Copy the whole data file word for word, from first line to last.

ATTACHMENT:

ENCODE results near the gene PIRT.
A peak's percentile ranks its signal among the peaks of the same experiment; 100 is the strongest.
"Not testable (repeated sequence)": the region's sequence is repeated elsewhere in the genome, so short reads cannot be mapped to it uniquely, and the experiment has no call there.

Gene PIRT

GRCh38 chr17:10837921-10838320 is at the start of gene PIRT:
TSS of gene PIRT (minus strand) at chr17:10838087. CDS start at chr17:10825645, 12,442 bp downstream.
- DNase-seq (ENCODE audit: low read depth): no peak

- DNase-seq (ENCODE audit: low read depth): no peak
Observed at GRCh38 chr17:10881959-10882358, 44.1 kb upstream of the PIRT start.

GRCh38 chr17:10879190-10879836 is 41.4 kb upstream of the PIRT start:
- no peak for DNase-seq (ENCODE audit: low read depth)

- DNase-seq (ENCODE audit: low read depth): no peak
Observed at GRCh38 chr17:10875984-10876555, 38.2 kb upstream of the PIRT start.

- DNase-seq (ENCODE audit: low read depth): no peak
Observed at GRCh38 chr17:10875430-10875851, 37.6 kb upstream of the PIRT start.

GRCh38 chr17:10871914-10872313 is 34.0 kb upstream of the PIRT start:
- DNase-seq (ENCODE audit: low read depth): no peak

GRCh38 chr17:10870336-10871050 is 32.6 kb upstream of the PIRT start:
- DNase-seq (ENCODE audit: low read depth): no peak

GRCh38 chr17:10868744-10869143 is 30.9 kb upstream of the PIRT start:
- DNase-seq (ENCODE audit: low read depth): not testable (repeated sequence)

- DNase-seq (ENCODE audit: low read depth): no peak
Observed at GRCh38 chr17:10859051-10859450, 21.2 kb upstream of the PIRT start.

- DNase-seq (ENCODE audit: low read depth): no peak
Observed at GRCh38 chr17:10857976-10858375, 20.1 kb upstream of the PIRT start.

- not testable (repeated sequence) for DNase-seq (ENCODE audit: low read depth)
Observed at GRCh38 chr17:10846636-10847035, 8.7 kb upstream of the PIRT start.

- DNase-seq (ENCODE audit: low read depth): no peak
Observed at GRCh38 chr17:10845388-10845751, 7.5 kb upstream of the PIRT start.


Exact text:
ENCODE results near the gene PIRT.
A peak's percentile ranks its signal among the peaks of the same experiment; 100 is the strongest.
"Not testable (repeated sequence)": the region's sequence is repeated elsewhere in the genome, so short reads cannot be mapped to it uniquely, and the experiment has no call there.

Gene PIRT

GRCh38 chr17:10837921-10838320 is at the start of gene PIRT:
TSS of gene PIRT (minus strand) at chr17:10838087. CDS start at chr17:10825645, 12,442 bp downstream.
- DNase-seq (ENCODE audit: low read depth): no peak

- DNase-seq (ENCODE audit: low read depth): no peak
Observed at GRCh38 chr17:10881959-10882358, 44.1 kb upstream of the PIRT start.

GRCh38 chr17:10879190-10879836 is 41.4 kb upstream of the PIRT start:
- no peak for DNase-seq (ENCODE audit: low read depth)

- DNase-seq (ENCODE audit: low read depth): no peak
Observed at GRCh38 chr17:10875984-10876555, 38.2 kb upstream of the PIRT start.

- DNase-seq (ENCODE audit: low read depth): no peak
Observed at GRCh38 chr17:10875430-10875851, 37.6 kb upstream of the PIRT start.

GRCh38 chr17:10871914-10872313 is 34.0 kb upstream of the PIRT start:
- DNase-seq (ENCODE audit: low read depth): no peak

GRCh38 chr17:10870336-10871050 is 32.6 kb upstream of the PIRT start:
- DNase-seq (ENCODE audit: low read depth): no peak

GRCh38 chr17:10868744-10869143 is 30.9 kb upstream of the PIRT start:
- DNase-seq (ENCODE audit: low read depth): not testable (repeated sequence)

- DNase-seq (ENCODE audit: low read depth): no peak
Observed at GRCh38 chr17:10859051-10859450, 21.2 kb upstream of the PIRT start.

- DNase-seq (ENCODE audit: low read depth): no peak
Observed at GRCh38 chr17:10857976-10858375, 20.1 kb upstream of the PIRT start.

- not testable (repeated sequence) for DNase-seq (ENCODE audit: low read depth)
Observed at GRCh38 chr17:10846636-10847035, 8.7 kb upstream of the PIRT start.

- DNase-seq (ENCODE audit: low read depth): no peak
Observed at GRCh38 chr17:10845388-10845751, 7.5 kb upstream of the PIRT start.